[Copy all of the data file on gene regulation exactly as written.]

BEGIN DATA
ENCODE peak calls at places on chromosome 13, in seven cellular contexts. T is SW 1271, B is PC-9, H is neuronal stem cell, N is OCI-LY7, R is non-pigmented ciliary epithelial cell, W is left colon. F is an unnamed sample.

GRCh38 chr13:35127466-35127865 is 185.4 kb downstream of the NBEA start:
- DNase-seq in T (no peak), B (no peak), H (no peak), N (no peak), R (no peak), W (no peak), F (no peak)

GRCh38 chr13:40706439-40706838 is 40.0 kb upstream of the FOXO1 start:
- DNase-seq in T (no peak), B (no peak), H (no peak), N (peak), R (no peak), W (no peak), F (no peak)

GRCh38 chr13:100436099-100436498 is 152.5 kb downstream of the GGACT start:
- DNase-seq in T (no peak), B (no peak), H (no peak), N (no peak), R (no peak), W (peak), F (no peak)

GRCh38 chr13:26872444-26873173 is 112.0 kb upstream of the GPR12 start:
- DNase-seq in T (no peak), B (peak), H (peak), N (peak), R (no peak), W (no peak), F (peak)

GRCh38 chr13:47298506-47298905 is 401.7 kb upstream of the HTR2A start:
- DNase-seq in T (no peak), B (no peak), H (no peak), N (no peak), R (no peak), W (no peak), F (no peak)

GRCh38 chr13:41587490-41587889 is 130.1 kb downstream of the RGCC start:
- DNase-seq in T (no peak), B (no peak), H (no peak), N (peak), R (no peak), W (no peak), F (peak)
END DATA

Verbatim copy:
ENCODE peak calls at places on chromosome 13, in seven cellular contexts. T is SW 1271, B is PC-9, H is neuronal stem cell, N is OCI-LY7, R is non-pigmented ciliary epithelial cell, W is left colon. F is an unnamed sample.

GRCh38 chr13:35127466-35127865 is 185.4 kb downstream of the NBEA start:
- DNase-seq in T (no peak), B (no peak), H (no peak), N (no peak), R (no peak), W (no peak), F (no peak)

GRCh38 chr13:40706439-40706838 is 40.0 kb upstream of the FOXO1 start:
- DNase-seq in T (no peak), B (no peak), H (no peak), N (peak), R (no peak), W (no peak), F (no peak)

GRCh38 chr13:100436099-100436498 is 152.5 kb downstream of the GGACT start:
- DNase-seq in T (no peak), B (no peak), H (no peak), N (no peak), R (no peak), W (peak), F (no peak)

GRCh38 chr13:26872444-26873173 is 112.0 kb upstream of the GPR12 start:
- DNase-seq in T (no peak), B (peak), H (peak), N (peak), R (no peak), W (no peak), F (peak)

GRCh38 chr13:47298506-47298905 is 401.7 kb upstream of the HTR2A start:
- DNase-seq in T (no peak), B (no peak), H (no peak), N (no peak), R (no peak), W (no peak), F (no peak)

GRCh38 chr13:41587490-41587889 is 130.1 kb downstream of the RGCC start:
- DNase-seq in T (no peak), B (no peak), H (no peak), N (peak), R (no peak), W (no peak), F (peak)